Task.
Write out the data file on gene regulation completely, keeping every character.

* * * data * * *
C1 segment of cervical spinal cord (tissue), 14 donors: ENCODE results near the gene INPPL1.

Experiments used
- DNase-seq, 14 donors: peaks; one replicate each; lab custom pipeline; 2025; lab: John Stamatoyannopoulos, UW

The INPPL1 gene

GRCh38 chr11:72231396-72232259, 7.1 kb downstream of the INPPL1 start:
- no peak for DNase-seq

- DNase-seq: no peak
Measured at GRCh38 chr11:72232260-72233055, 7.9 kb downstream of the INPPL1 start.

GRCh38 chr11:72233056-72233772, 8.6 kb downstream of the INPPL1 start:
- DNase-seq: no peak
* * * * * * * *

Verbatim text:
C1 segment of cervical spinal cord (tissue), 14 donors: ENCODE results near the gene INPPL1.

Experiments used
- DNase-seq, 14 donors: peaks; one replicate each; lab custom pipeline; 2025; lab: John Stamatoyannopoulos, UW

The INPPL1 gene

GRCh38 chr11:72231396-72232259, 7.1 kb downstream of the INPPL1 start:
- no peak for DNase-seq

- DNase-seq: no peak
Measured at GRCh38 chr11:72232260-72233055, 7.9 kb downstream of the INPPL1 start.

GRCh38 chr11:72233056-72233772, 8.6 kb downstream of the INPPL1 start:
- DNase-seq: no peak